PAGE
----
that was discussed during Aliyev’s talks in Ankara, negotiations
between Armenia and Azerbaijan could start after Armenia withdraws its
forces from most of the occupied region. The withdrawal will follow
Azerbaijan’s opening its border gate with Armenia and restoration of
economic relations.

In parallel to these steps, Turkey would also open its border gate
with Armenia, according to conclusions from Aliyev’s talks.

“We will display all efforts for a peaceful solution of the Nagorno
Karabakh dispute within the framework of a gradual approach,”
President Ahmet Necdet Sezer said on Tuesday after his meeting with

The United States and the European Union have been pressuring Turkey
to lift its trade blockade of Armenia and open its borders to the

As well as international pressure, Ankara has faced lobbying from
Turkish business interests keen to trade freely with Armenia.

About 35,000 people died in six years of fighting over Karabakh which
ended in a 1994 ceasefire. A decade of diplomatic efforts by the
United States, France and Russia to end the deadlock has failed.

BTC Project on the agenda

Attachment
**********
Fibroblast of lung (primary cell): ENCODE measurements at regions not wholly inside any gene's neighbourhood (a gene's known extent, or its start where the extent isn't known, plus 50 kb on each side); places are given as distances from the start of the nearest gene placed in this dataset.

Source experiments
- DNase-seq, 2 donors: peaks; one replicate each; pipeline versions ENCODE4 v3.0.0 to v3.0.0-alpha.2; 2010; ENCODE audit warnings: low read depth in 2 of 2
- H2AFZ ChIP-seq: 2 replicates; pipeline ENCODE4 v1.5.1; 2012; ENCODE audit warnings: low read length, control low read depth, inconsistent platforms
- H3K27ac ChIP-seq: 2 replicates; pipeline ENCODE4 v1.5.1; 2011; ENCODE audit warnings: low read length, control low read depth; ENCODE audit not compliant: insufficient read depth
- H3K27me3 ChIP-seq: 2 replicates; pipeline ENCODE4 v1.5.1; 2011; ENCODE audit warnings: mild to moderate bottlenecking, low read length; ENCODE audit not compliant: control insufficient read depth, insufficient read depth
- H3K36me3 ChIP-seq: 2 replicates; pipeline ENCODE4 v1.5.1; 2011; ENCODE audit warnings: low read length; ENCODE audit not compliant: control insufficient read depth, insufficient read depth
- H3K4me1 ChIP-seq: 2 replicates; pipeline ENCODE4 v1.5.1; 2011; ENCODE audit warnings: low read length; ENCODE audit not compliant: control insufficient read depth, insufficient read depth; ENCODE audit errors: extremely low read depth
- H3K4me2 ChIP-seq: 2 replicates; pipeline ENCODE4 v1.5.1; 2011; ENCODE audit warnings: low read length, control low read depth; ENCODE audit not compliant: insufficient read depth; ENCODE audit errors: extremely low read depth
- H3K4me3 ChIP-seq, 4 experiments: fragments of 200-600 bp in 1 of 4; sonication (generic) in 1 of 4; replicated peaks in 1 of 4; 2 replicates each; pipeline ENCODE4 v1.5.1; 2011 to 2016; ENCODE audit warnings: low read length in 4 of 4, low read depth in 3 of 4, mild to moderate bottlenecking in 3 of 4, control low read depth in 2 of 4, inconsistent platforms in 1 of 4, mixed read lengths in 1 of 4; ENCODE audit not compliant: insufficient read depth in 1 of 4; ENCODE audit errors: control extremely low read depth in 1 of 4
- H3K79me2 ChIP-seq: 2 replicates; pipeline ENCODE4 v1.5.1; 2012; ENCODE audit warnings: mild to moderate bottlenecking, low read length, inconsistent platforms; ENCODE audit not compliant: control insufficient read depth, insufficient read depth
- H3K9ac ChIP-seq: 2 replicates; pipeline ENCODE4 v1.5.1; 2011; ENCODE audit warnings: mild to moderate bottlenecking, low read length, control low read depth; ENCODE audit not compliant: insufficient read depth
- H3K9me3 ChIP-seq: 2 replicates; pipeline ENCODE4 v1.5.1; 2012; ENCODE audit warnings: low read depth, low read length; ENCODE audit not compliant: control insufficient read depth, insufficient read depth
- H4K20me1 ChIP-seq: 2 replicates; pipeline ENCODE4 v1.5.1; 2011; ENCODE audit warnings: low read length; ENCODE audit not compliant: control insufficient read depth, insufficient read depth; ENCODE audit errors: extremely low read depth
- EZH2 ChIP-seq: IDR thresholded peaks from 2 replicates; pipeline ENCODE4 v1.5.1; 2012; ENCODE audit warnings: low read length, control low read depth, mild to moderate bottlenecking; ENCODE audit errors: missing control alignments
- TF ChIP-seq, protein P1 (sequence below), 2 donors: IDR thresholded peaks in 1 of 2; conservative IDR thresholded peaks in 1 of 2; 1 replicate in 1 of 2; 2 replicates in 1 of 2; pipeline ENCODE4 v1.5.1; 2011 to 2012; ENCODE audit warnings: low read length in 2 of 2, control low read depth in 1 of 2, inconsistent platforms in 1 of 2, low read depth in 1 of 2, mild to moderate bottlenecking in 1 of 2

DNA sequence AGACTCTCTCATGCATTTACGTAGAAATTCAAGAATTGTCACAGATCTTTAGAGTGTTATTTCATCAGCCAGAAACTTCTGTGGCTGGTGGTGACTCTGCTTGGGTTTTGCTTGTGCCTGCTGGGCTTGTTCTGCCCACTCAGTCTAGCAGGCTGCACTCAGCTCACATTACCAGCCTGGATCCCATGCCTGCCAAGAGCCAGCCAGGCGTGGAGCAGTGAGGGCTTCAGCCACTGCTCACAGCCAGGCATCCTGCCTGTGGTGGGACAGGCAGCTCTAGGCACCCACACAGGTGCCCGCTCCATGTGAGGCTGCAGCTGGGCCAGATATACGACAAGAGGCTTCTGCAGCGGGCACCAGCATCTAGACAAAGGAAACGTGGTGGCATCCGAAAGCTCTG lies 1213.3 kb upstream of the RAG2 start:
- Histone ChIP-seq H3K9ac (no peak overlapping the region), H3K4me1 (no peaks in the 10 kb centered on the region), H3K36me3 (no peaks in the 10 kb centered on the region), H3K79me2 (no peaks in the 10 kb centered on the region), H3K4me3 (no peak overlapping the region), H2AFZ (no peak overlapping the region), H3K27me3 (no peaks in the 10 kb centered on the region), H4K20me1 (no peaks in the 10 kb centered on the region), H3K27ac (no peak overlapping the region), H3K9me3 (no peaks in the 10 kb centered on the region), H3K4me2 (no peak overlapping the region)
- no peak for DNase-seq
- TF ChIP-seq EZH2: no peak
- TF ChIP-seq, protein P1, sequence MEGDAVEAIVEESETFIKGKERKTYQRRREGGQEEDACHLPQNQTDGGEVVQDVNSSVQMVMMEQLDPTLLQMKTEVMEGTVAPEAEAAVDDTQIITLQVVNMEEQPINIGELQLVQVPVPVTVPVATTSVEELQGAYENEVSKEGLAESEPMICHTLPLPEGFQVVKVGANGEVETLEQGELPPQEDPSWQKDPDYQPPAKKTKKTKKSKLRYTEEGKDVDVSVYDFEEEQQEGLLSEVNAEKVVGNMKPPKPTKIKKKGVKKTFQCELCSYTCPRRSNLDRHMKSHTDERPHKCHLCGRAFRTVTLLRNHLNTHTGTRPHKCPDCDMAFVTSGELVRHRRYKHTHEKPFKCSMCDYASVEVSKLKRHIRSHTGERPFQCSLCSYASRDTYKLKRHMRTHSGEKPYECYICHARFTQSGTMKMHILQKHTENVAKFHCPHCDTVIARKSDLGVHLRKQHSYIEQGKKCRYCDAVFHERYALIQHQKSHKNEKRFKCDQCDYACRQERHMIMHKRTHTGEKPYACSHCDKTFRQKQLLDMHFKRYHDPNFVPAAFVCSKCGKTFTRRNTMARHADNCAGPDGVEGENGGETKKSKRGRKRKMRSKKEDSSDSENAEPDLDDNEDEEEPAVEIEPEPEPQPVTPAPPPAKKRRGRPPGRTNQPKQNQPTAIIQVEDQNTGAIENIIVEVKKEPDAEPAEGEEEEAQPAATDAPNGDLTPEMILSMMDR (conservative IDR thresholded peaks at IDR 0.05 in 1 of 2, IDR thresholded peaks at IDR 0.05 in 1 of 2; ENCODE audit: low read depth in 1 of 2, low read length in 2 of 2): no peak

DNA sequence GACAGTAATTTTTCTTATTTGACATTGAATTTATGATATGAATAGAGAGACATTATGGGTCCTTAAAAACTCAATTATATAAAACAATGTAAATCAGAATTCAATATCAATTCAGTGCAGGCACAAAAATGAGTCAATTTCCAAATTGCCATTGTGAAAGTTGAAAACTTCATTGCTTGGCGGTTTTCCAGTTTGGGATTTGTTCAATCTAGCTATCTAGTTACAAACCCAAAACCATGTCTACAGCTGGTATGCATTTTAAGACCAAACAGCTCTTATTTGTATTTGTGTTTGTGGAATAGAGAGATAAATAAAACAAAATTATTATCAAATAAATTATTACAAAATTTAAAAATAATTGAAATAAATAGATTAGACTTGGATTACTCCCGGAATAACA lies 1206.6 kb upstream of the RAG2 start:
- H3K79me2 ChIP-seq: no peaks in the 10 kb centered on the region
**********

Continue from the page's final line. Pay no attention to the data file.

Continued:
The issue of the Baku-Tbilisi-Ceyhan pipeline was also on the agenda
of the visit. Sezer said, “Our joint projects closely followed by the
whole world will further our bilateral ties and contribute to peace
and stability of our region. This project which was once a dream is
now coming true.”

Turkey and Azerbaijan will be linked in the near future by the oil
pipeline pumping crude from the Caspian Sea to the Turkish
Mediterranean port of Ceyhan.

The 1,760-kilometer Baku-Ceyhan pipeline, built by an international
consortium and strongly backed by the United States, is worth around
$3 billion.

“More than half of the oil pipeline has now been completed,” Aliyev
said, adding work was also progressing well on a natural gas pipeline